Goods - Typology
Products/services are categorized by its degree of excludability and scarcity
Rivalry..........Private goods............Commons goods
Non rivalry......Collective goods........Public goods
Kinds of Goods in a Participatory Context
From the Participedia:
"Kinds of goods: Participatory processes can, in part, be classified according to the kind of good or goods at issue. What "works" will depend, in part, on the nature of these goods. Thus, for example, if a process aims to create recognition and understanding across ethnic divides, it will probably require a facilitated trust-building phase. If a process aims at a public good such as clean air, a process will require enough deliberation to identify common interests in achieving that good. If a good is primarily individual and material--such as income supports--processes should be designed to deal with distributional issues.
Insofar as they make a difference for the design of participatory processes, we believe the key classes of goods are as follows:
- Public Goods: are goods that must be provided to everyone if they are provided to anyone. Common examples include public security and safety, and public health. “Commons”, such as healthy fisheries and clean air are also public goods. Because public goods cannot be divided and sold for profit, they (typically) require collective provision, and cannot be provided by markets. Thus, governments are (typically) responsible for providing public goods.
- Social Goods: are goods such as common culture, language, community capacities, and social capital. These goods come into existence as a consequence of interaction, and may be produced as an important consequence of participatory processes. Some participatory processes have as their goal the development of community capacity—a social good.
- Material Goods: are goods that are enjoyed by individuals, such as food, clothing, shelter, individual education and skills, and individual health care. Unlike public goods, these goods can be distributed to individuals. For this reason, issues involving material goods are often about their fair, just, or efficient distributions.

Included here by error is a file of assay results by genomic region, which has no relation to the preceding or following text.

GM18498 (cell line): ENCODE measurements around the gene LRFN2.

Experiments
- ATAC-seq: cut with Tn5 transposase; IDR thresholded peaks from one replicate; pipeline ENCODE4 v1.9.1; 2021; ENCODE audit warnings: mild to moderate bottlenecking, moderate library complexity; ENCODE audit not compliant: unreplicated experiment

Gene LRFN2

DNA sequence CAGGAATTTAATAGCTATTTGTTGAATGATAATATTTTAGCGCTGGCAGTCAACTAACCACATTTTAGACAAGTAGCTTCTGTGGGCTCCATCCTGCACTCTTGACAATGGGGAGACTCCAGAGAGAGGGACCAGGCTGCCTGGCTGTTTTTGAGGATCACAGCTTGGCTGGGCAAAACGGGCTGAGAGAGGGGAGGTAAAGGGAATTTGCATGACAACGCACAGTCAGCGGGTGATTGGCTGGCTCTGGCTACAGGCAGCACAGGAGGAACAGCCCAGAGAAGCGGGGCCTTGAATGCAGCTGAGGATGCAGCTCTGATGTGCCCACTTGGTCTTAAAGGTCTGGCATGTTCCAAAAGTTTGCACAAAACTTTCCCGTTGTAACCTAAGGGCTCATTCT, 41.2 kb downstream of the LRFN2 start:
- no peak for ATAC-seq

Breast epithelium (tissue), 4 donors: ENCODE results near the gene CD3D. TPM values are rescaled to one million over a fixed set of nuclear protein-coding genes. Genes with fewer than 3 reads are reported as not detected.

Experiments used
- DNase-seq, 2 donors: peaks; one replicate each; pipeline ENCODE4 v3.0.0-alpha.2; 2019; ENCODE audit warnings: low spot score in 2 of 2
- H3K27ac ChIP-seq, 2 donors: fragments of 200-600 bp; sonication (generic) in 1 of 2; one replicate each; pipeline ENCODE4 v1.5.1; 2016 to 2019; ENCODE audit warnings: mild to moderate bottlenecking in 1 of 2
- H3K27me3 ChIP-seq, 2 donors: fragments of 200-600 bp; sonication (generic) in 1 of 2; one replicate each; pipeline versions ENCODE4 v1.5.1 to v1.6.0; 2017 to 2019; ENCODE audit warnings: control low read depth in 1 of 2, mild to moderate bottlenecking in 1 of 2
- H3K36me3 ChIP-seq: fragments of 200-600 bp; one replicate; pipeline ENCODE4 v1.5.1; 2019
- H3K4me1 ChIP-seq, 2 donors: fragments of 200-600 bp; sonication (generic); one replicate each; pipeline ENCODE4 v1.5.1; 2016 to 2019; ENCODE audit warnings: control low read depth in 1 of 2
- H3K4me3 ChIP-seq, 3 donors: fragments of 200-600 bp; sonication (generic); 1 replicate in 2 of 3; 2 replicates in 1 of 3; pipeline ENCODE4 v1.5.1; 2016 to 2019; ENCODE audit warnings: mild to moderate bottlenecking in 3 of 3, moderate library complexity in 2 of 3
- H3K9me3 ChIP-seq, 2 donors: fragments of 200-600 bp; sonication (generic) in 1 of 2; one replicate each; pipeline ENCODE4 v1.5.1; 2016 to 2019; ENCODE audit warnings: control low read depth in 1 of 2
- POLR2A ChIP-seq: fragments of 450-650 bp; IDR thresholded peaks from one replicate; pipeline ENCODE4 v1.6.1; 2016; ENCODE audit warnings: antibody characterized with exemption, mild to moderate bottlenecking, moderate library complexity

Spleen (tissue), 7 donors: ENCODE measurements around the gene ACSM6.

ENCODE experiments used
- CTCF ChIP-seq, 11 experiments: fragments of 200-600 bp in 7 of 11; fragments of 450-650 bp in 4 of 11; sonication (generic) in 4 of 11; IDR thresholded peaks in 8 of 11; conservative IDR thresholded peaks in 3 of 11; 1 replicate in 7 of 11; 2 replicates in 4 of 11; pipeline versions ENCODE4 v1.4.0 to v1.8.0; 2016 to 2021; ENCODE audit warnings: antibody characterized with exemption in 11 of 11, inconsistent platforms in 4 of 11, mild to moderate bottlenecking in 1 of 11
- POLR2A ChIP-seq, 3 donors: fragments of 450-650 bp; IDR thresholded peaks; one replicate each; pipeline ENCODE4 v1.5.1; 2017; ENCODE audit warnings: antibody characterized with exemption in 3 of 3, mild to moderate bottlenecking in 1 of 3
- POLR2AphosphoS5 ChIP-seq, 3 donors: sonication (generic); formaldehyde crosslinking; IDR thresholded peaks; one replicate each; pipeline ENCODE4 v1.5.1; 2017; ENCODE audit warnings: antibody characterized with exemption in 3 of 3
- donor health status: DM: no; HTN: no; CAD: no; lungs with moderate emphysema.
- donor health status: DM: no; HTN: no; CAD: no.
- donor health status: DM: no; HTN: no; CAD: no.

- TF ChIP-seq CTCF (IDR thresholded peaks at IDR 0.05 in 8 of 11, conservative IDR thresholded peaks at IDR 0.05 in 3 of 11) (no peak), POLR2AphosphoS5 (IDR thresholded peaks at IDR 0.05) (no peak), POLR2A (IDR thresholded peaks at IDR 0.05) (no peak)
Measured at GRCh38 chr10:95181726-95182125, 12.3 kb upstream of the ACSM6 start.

- Identity-based Goods: are goods having to do with individual and group interpretations of self-worth, self-esteem, recognition and affirmation by others, and place within society. Identity goods are, typically, closely linked to religion, ethnicity, race, regional and national identity, gender and sexual preference, and lifestyles. In contrast to public goods and individual material goods, identity goods can be recognized but not distributed. However, identity-based patterns of social organization often determine patterns of distribution, producing identity-linked distributive injustices."
Summary of Elinor Ostrom's classification by Wayne MacIntosch 
If we take two axes:
Rivalrous versus non-rivalrous goods
Excludable versus non-excludable goods.
The matrix then classifies for types of goods:
- Common-pool resource (i.e non-excludable and rivalrous - eg the classic tragedy of the grazing commons, and a hard copy library book. When one partron has the book, another patron cannot take the book out at the same time)
- private goods (i.e. excludable and rivalrous - eg commercially sold book)
- toll good (i.e. excludable and non-rivalrous - eg paid subscription to an online journal. Digital copies are infinitely accessible)
- Public Good (i.e. non-excludable and non-rivalrous eg knowledge or free content.)